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how do metro drivers get to work??
September 22, 2012 6:55 PM   Subscribe

How do metro workers on the opening shift get to work?

I live in DC and our subway system isn't 24 hours. I've always wondered how the bus and train drivers get to work if the metro isn't open and they don't have a car. Considering that DC has a high variability in income levels, I find it hard to believe that all people in the opening shift have cars!
posted by aaanastasia to Travel & Transportation (11 answers total) 1 user marked this as a favorite
 
I believe drivers tend to make decent money. This table says an average of 50K, which should be enough to own a car in that area.
posted by needs more cowbell at 7:04 PM on September 22, 2012


They do what all workers do when confronted with a bad shift: They figure it out or find another job.
It has nothing to with where they work -- metro, 7-11, slaughterhouse, taxicab.
posted by LonnieK at 7:12 PM on September 22, 2012 [6 favorites]


They walk, bike, drive or get a ride from a friend, family member, or co-worker.
posted by Sal and Richard at 7:12 PM on September 22, 2012 [2 favorites]


I live in an area with almost no public transport. The people just outside my town have no public transport and some have no cars. They walk, bike, beg a ride, taxi, couch-surf the night before a shift, whatever it takes to keep the job.
posted by saucysault at 7:14 PM on September 22, 2012 [3 favorites]


WMATA has a ton of take-home cars. Obviously, not every employee gets one, but a lot do, and I imagine some pick up co-workers in the morning / drop them off at night.
posted by charmcityblues at 7:16 PM on September 22, 2012


Presumably, most of the drivers report to a bus or train yard to start their shift. Drivers know where this is and, like anybody else, arrange their lives accordingly. So they might live in reasonable proximity to the yard and walk, take the bus (where service is available at the appropriate time), bike, carpool, use employer-run vanpools, find someone to drive them, or yes, drive.

Bus and train drivers make a lot more money and are, in general, going to have an easier time with this problem than a lot of other shift workers in the community. The guy working the late shift at the convenience store or the baggage handler who has to be at the airport at some stupid time in the morning has to deal with this too, and they all make it work somehow (at least until they lose their job due to lack of reliable transportation, which happens entirely too often in this country).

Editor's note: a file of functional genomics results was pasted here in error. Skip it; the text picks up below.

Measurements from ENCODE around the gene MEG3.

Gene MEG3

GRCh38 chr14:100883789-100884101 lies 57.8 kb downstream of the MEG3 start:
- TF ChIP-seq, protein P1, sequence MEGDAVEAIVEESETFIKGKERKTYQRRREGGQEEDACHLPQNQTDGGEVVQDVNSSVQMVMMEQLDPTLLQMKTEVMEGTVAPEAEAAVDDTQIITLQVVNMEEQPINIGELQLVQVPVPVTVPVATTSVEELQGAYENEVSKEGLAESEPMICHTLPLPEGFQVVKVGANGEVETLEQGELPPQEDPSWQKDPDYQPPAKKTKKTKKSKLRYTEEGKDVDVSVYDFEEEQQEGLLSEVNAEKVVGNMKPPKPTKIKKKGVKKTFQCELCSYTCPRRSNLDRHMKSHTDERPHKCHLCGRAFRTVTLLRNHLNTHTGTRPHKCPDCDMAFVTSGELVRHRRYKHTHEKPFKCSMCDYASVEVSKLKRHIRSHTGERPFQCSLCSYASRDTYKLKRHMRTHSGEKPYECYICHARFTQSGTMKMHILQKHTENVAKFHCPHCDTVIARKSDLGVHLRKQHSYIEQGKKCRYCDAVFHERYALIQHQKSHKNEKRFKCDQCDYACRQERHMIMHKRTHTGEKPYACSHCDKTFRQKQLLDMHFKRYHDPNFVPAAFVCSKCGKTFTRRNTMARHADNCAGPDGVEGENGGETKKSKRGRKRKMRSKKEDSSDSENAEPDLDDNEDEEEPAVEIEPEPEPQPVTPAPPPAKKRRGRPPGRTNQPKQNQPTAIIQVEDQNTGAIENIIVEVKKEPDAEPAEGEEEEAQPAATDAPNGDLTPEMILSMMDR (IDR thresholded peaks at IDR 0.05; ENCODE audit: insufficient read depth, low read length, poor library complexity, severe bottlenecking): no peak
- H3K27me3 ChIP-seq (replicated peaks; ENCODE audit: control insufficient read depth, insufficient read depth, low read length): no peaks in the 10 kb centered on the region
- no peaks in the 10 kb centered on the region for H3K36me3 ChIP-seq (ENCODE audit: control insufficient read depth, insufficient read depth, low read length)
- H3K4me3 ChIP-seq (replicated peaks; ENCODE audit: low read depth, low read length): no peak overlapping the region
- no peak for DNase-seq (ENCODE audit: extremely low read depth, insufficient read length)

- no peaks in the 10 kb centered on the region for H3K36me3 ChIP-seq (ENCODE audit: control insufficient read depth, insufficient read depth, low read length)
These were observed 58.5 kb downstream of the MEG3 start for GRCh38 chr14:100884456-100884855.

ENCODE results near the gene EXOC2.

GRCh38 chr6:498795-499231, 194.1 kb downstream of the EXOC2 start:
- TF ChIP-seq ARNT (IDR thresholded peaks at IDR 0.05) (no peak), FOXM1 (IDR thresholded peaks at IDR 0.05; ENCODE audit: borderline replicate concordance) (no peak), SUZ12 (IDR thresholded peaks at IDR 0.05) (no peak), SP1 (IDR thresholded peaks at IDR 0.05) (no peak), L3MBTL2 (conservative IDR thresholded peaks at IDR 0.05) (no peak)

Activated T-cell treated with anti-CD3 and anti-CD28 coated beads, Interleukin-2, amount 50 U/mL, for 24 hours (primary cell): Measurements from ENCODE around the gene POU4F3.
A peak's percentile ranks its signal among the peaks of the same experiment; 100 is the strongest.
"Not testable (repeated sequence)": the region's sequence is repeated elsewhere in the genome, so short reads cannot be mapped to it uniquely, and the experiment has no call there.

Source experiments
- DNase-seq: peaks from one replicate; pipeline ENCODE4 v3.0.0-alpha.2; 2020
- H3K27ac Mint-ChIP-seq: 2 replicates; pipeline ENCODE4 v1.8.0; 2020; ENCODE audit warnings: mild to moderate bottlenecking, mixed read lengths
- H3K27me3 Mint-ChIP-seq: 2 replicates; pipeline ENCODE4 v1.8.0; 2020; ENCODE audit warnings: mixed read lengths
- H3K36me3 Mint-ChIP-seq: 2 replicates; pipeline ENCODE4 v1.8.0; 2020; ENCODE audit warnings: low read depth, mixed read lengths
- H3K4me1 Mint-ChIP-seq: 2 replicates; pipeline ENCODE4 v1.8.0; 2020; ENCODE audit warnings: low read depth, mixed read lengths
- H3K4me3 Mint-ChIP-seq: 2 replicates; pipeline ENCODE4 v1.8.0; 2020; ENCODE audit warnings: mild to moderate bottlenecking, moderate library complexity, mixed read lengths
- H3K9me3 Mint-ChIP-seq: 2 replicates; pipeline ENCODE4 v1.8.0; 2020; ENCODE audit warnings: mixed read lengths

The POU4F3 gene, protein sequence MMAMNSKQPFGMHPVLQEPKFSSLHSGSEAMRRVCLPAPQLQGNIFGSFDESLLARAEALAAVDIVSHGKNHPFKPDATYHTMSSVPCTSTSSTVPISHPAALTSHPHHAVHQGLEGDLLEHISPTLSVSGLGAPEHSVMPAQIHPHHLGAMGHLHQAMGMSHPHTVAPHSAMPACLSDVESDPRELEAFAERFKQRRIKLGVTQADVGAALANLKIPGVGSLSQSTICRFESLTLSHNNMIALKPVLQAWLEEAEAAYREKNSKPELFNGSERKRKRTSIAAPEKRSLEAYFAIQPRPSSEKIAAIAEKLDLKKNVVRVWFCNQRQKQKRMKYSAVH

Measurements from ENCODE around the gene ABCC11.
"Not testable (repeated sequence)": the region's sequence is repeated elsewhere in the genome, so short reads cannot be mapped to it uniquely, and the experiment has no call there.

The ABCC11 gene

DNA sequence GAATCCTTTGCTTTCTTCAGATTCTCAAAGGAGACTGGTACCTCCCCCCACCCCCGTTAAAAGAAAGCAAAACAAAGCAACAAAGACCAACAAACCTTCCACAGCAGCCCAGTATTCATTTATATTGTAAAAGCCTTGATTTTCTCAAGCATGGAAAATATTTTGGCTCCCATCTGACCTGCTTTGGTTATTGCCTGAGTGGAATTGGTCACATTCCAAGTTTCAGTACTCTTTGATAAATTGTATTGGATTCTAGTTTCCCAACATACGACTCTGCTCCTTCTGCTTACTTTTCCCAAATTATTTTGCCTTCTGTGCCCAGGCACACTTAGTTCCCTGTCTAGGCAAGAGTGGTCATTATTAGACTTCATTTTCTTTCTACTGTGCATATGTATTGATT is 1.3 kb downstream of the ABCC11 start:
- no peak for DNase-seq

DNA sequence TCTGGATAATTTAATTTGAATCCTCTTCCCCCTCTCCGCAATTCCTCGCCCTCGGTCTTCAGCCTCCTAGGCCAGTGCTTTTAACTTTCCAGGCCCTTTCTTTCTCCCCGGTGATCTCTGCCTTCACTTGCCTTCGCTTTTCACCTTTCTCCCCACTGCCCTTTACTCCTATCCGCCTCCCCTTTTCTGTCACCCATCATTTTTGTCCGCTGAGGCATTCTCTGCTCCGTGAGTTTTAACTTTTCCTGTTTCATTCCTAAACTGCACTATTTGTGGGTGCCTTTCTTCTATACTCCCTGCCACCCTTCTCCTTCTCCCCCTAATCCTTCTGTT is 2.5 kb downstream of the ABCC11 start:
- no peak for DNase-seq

posted by zachlipton at 7:19 PM on September 22, 2012


Metrobus runs 24/7. So this whole issue doesn't apply to bus drivers. The subway drivers (and other staff members) who don't have cars and don't live within walking distance of work can take the bus.
posted by John Cohen at 7:40 PM on September 22, 2012 [3 favorites]


Metrobusses run on a reduced schedule overnight, but they do run; only the subway stops entirely for several hours. Plus as everyone else says: walk, bike, drive, carpool....
posted by easily confused at 7:41 PM on September 22, 2012


I believe that in my city, at one time anyway, there were city buses that would drive around real early in the morning with the sole purpose of picking up transit workers and bringing them to work. Sort of a bus taxi, and the drivers who needed a ride simply had to let them know where and when.
posted by BozoBurgerBonanza at 8:51 PM on September 22, 2012


A friend of mine drives a subway train in Toronto. As long as I've known him, he has complained about his shifts. He can never find one that works well for his life, and they need to compete with other drivers about every three/four months for their choice of schedule. Right now he's working from about 5 in the evening until the subway stops running at 2 in the morning, which screws up his sleep. He lives in a condo downtown and doesn't own a car. He sometime rides a bike to and from the train yard about 20 minutes from his place. He told me that in the winter when he starts in the morning he will rely on the night buses. Worst aspect of his job socially - besides never finding a shift that aren't splits or aren't on weekends or don't eat evenings - is that once people learn his job all they ever talk to him about is their experience of the TTC.
posted by TimTypeZed at 9:21 PM on September 22, 2012


They likely drive, and likely live in cheaper parts of the city and metropolitan area. A lot of the MetroRail storage and maintenence facilities are at the end of the Line (Shady Grove, Greenbelt) - with the exception of the Brentwood one downtown - you can see it when you ridethe Red Line. A fair number of the bus garages are further out as well, but some are in the city themselves (14th and Decatur), etc.

A lot of your operators are likely to drive simply because the timetheir shift starts is pretty early, not to mention that they often might live in an area that's completely inaccessible via transit in a decent amount of time.
posted by waylaid at 12:25 PM on September 25, 2012


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